Why is Tunisia’s referendum so important? – analysis

Written by on July 25, 2022

Tunisians began to go to vote on accepting a new constitution on Monday morning. This referendum is seen by critics as a way for President Kais Saied to cement his power. The referendum could lead to uncertainty and controversy in the country where the Arab Spring began.

Tunisia was long held up as a success story of the 2011 events. What started as the Arab Spring later led to the rise of the extremist Muslim Brotherhood in Egypt and civil war in Libya and Syria. Although the Brotherhood was eventually overthrown, the 2011 crisis changed the region forever – dividing Gulf countries, encouraging Turkey and Qatar to back extremism, and likely empowering Iran and aiding the Abraham Accords. 

Now Africa’s northernmost country is back in the spotlight. Saied was elected president in 2019. He has since dissolved parliament and is seen by critics as a rising authoritarian. There are concerns that turnout could be low in today’s referendum, which would then deprive it of legitimacy.

“Saied has been criticized by his opponents for what they say has amounted to a coup, and an attempt to bring about a return to one-man rule. Saied says his changes have been necessary to stop a corrupt political elite,” Al Jazeera reports.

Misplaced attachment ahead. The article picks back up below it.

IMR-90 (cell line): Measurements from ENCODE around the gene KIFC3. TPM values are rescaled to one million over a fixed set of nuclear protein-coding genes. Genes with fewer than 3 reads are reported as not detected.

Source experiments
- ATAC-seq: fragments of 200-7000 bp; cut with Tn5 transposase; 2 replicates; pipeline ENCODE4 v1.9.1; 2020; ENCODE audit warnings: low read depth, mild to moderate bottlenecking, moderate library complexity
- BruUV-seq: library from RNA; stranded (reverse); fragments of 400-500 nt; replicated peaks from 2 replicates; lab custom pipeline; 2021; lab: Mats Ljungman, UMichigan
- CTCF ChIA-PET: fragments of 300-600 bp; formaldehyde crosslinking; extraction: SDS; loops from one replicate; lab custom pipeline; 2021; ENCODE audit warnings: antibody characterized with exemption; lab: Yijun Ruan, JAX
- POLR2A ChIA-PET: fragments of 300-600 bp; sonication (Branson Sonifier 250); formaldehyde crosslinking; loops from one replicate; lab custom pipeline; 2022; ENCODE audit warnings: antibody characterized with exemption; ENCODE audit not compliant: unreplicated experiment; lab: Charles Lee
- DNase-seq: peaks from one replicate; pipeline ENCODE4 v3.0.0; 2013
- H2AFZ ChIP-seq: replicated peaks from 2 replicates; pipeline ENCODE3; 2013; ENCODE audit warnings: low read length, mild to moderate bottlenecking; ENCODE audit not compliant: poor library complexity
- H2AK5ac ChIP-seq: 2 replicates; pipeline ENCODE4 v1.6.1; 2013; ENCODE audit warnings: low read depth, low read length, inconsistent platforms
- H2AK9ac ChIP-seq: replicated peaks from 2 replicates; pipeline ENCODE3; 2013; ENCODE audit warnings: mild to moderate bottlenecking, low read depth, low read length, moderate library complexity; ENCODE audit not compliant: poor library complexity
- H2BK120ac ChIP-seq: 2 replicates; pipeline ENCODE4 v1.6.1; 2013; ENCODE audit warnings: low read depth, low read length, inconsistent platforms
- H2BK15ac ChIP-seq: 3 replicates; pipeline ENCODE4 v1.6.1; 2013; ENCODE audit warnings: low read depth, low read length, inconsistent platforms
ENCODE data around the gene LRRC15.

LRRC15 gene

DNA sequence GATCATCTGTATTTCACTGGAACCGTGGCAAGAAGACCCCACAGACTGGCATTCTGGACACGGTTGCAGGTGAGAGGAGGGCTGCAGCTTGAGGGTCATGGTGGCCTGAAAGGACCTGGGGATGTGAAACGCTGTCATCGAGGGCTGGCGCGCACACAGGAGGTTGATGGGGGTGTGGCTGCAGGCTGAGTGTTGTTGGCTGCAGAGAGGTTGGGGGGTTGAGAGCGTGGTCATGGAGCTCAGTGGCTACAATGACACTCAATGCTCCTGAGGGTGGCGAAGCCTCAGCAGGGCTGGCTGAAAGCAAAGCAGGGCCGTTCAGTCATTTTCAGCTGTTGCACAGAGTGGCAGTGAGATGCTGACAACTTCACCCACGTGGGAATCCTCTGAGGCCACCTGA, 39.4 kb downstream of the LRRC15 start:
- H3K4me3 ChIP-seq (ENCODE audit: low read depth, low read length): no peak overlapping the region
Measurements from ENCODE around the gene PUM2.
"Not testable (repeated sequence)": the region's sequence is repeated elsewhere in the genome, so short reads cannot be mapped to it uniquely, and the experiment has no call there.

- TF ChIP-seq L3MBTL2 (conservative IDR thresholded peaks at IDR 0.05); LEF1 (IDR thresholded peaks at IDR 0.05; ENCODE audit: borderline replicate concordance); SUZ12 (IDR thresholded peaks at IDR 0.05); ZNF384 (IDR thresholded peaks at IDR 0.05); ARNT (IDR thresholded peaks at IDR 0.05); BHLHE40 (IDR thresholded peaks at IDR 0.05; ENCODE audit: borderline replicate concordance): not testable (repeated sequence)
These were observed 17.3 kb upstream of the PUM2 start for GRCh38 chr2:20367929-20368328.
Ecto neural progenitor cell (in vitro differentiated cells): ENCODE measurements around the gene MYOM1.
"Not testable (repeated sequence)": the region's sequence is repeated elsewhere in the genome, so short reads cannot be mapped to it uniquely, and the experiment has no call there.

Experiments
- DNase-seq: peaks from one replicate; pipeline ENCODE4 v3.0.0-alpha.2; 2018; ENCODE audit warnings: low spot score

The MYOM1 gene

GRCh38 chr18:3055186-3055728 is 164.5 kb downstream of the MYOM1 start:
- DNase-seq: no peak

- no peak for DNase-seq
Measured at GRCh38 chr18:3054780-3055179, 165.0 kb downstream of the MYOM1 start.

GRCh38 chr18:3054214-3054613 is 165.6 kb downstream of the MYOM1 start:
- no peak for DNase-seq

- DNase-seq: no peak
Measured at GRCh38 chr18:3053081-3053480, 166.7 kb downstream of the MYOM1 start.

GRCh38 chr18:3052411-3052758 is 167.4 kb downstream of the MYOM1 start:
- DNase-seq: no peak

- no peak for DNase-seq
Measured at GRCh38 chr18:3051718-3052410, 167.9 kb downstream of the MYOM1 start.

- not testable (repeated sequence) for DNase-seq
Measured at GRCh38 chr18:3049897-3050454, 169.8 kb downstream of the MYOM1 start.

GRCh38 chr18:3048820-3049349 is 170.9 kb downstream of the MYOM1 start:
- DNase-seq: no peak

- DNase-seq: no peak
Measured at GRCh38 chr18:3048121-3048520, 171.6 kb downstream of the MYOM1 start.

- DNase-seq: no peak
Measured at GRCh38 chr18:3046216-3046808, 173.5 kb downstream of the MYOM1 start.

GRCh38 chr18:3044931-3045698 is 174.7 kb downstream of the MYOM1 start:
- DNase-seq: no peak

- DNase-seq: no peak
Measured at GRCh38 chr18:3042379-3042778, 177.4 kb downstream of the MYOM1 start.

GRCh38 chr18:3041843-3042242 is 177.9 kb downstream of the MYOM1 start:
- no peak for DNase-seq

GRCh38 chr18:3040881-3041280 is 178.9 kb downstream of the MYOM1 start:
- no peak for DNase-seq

The Qatari news outlet has tended to back opponents to Saied as part of a larger regional conflict. Ironically those voices who are critics of Tunisia’s government becoming a more centralized presidential system, tend to be the same ones who backed Turkey’s referendum, which turned that country into an authoritarian system.  

Tunisia’s President Kais Saied casts his ballot at a polling station, during a referendum on a new constitution, in Tunis, Tunisia July 25, 2022. (credit: TUNISIAN PRESIDENT/HANDOUT VIA REUTERS)

Voting will continue all day. There are some nine million potential voters, most of whom live in the country and some 340,000 who are registered abroad. The new constitution was presented only a month ago and gives broad powers to the president. This is in contrast to the 2014 one.

If Saied triumphs in his quest for the new constitution, this will likely be praised in the UAE, Saudi Arabia and Egypt, but critiqued by Ankara and Doha. This is because the struggle for influence in Tunisia is not just about Tunisia, but also about the wider region. This is unfortunate because it probably means that the legitimate indigenous bursting forth of protest – that led to the Arab Spring in Tunisia ––– could be waning.  

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